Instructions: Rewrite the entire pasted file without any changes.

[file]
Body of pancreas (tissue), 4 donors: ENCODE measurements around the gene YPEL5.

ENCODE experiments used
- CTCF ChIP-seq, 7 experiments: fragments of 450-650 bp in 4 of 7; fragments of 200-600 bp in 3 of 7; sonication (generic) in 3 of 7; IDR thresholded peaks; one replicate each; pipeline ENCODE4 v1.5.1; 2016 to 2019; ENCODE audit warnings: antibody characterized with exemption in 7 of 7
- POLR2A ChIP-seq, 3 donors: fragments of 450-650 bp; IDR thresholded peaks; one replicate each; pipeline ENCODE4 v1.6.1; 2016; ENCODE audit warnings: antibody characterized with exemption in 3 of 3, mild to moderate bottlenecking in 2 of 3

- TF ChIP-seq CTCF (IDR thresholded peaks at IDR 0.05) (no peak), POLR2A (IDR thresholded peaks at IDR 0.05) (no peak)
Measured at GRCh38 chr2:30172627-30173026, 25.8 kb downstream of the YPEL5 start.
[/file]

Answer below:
Body of pancreas (tissue), 4 donors: ENCODE measurements around the gene YPEL5.

ENCODE experiments used
- CTCF ChIP-seq, 7 experiments: fragments of 450-650 bp in 4 of 7; fragments of 200-600 bp in 3 of 7; sonication (generic) in 3 of 7; IDR thresholded peaks; one replicate each; pipeline ENCODE4 v1.5.1; 2016 to 2019; ENCODE audit warnings: antibody characterized with exemption in 7 of 7
- POLR2A ChIP-seq, 3 donors: fragments of 450-650 bp; IDR thresholded peaks; one replicate each; pipeline ENCODE4 v1.6.1; 2016; ENCODE audit warnings: antibody characterized with exemption in 3 of 3, mild to moderate bottlenecking in 2 of 3

- TF ChIP-seq CTCF (IDR thresholded peaks at IDR 0.05) (no peak), POLR2A (IDR thresholded peaks at IDR 0.05) (no peak)
Measured at GRCh38 chr2:30172627-30173026, 25.8 kb downstream of the YPEL5 start.